Acropora are one of the most prominent corals in the ocean. They are also one of the most popular coral genus in the reef aquarium hobby. Although Acropora are found all around the world, most species in the hobby originate from the Indo-Pacific. The Orchid Berry Acropora was collected from the ocean at some point, but is now aquacultured by ORA. Many ORA corals have spent considerable time in the hobby before becoming aquacultured. These corals are grown in aquariums and then fragged to be sold to hobbyists such as yourself. They are better adapted to aquarium life, making them easier to care for.
While aquacultured Acropora are easier to care for than those that are collected from the wild, they are still challenging to keep. However, with proper knowledge, determination, and practice, anyone can keep these beautiful corals successfully. In case you are unfamiliar with Acropora, you can read on to learn the care requirements.
To start, Acropora require moderate to high lighting. Most Acropora species do best under 200-300 micromoles of PAR. There are some hobbyists that give there Acropora 500+ micromoles of PAR, but this requires experience and caution. To decrease the risk of bleaching and color loss, you should acclimate your Acropora before placing them under intense lighting. Start the coral in dim or moderate light. During a period of a few weeks or months, gradually move the coral into higher light until the ideal placement is reached.
Water movement is crucial for the health of Acropora. It removes detritus while providing essential ions and nutrients required for growth. Provide your Acropora with moderate to strong flow. Ideally, the flow should be irregular and random to promote proper growth and prevent dead spots.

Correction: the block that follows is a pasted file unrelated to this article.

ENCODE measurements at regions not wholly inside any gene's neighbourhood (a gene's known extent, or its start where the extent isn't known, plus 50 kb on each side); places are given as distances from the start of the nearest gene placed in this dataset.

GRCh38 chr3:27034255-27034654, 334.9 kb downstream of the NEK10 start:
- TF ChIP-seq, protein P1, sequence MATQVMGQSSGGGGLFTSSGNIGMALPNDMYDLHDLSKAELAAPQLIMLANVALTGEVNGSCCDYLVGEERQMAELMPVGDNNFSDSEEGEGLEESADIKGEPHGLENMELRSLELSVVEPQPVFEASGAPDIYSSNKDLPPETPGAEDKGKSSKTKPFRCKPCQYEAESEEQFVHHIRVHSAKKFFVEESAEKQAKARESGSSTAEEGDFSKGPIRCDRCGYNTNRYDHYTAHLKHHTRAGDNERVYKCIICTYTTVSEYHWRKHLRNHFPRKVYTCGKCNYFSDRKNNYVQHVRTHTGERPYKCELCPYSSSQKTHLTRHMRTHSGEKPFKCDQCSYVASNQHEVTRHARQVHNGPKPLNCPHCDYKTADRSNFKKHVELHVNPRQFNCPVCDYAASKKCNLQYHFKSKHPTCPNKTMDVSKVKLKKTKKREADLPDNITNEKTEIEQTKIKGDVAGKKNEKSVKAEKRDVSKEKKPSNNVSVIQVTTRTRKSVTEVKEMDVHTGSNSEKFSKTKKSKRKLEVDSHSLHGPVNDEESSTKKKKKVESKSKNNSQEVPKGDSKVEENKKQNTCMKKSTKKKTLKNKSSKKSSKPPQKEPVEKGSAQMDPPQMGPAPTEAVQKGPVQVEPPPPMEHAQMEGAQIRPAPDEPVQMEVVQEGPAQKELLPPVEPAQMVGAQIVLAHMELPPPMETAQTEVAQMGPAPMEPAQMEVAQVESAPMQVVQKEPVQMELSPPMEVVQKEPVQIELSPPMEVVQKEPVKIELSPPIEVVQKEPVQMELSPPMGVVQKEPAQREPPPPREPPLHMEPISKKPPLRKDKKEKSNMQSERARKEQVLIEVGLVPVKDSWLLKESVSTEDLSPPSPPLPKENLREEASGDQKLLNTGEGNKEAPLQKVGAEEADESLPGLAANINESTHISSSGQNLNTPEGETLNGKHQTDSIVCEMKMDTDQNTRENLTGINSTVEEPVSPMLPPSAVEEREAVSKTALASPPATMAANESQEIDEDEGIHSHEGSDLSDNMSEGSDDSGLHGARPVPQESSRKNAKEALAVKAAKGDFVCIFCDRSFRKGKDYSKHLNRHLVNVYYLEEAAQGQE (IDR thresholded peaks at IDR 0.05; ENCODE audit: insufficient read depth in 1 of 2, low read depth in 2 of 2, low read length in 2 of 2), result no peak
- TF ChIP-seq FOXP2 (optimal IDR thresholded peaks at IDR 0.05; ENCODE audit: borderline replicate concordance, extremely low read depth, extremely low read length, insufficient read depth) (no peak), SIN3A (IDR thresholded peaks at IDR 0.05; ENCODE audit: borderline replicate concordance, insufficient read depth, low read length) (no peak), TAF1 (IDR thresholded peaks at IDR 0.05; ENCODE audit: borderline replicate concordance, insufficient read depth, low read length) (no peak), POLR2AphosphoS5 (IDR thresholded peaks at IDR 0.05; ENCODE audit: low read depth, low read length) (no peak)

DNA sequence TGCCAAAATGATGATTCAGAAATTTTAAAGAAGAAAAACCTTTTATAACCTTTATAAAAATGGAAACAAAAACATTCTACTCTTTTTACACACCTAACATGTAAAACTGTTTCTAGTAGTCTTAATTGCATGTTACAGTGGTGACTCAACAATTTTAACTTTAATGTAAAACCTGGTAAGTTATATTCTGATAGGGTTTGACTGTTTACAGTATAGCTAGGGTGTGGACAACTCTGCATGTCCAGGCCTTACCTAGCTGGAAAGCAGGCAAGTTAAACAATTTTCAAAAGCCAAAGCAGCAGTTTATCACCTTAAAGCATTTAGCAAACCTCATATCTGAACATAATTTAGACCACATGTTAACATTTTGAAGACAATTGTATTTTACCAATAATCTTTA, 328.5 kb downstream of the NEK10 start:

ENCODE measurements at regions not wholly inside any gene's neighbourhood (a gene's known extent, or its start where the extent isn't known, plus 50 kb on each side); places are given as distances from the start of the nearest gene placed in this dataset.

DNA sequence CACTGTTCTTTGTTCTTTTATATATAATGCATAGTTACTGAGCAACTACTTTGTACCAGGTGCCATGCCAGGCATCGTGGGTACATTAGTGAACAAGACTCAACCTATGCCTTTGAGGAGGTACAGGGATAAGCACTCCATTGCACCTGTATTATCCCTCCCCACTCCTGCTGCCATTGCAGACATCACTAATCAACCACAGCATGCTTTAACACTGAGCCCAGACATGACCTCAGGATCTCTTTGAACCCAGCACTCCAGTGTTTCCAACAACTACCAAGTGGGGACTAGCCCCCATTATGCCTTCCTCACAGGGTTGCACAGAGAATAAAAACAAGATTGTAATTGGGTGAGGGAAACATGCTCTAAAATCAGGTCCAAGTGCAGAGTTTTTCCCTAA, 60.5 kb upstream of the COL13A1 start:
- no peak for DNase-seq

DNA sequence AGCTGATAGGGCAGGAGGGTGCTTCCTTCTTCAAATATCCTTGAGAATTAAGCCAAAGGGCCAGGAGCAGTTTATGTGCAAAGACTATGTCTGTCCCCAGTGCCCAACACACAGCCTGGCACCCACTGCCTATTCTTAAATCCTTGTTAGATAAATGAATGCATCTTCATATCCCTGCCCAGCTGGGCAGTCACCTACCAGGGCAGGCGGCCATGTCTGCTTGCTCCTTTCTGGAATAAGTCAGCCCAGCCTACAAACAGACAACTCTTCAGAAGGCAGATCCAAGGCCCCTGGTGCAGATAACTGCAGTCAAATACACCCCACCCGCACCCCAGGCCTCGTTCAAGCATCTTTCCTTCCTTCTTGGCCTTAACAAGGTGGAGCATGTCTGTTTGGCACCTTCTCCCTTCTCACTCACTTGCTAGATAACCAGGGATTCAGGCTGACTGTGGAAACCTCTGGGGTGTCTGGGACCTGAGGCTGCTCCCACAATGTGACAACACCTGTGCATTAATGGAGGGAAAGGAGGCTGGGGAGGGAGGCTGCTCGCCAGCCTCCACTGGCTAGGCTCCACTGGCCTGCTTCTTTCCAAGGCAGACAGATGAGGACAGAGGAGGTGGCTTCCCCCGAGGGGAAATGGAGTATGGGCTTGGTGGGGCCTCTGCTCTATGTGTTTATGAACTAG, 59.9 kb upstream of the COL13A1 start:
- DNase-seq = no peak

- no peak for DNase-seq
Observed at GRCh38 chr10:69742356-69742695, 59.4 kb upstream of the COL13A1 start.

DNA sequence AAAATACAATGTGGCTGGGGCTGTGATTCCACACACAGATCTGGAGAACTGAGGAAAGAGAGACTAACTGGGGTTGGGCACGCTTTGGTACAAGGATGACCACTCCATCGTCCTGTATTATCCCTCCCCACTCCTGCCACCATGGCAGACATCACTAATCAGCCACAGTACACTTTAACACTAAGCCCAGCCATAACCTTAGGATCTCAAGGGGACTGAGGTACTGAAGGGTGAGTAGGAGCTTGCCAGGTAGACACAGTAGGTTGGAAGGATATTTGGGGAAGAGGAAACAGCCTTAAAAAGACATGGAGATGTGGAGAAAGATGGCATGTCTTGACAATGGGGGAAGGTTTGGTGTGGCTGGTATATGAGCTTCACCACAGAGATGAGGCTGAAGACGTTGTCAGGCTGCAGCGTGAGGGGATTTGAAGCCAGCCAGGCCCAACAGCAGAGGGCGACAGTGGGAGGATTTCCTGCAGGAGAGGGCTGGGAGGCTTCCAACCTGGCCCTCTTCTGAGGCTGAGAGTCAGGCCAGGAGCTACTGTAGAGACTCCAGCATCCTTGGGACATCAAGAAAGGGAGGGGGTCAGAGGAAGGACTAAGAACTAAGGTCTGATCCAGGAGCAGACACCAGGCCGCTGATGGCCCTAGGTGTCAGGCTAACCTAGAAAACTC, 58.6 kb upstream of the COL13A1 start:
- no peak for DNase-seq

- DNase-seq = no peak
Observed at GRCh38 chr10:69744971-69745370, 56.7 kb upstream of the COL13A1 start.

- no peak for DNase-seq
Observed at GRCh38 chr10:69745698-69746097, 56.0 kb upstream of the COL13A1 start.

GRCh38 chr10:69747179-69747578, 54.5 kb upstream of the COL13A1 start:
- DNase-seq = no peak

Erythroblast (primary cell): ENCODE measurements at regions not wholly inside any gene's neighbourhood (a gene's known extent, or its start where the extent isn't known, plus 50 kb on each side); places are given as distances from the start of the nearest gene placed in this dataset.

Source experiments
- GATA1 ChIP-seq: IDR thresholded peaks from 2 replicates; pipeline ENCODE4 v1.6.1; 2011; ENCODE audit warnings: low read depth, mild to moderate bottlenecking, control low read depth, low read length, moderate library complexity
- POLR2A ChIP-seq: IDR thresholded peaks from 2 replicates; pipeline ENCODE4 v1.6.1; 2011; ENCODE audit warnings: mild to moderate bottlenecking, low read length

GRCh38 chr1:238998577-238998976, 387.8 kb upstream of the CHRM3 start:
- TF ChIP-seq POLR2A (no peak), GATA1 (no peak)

Acropora are fast growing stony corals, one of the fastest. Because of this, they require elevated levels of calcium, alkalinity, and magnesium that are also stable. To achieve this, you will likely need to implement a dosing system or calcium reactor. These supplementation methods are effective, though they can cause stability issues if you use them improperly. Test your water chemistry frequently and take extra caution to provide the most stability possible.
Keep your nitrates around 1-5 ppm and phosphates as close to 0.01 ppm as possible but not 0. This is a safe range to be in, though many hobbyists have had success outside this range. Maintain a stable temperature between 72-78 degrees Fahrenheit.
Acropora do not need to be fed because the zooxanthellae algae within the coral provide a large portions of its nutritional needs. However, Acropora, along with other corals, may achieve better coloration, faster growth, and greater overall health with external feeding. Live foods such as live phytoplankton and copepods are ideal food sources because they are extremely nutritious but don’t cause nutrient spikes, unlike many frozen and dry foods.
Purchase Size: 1 – 2″
Placement: This coral should be placed in the middle or top of the aquascape.
Lighting: Medium to high.
Flow: Moderate to strong.
Parameters: 72-78° F, pH 8.1-8.4, salinity 32-35 ppt
Calcium: 350-450 ppm
Alkalinity: 8-12 dKH
Magnesium: 1,250-1,350 ppm
Aquacultured corals such as this Australian Orchid Berry Acropora from ORA are sustainable and environmentally friendly. Purchasing aquacultured corals instead of those collected from the ocean helps to discourage further collection from already delicate reef environments. Aquacultured corals are also better adapted to aquarium life, hardier, easier to care for, and less likely to carry pests than corals collected from the ocean.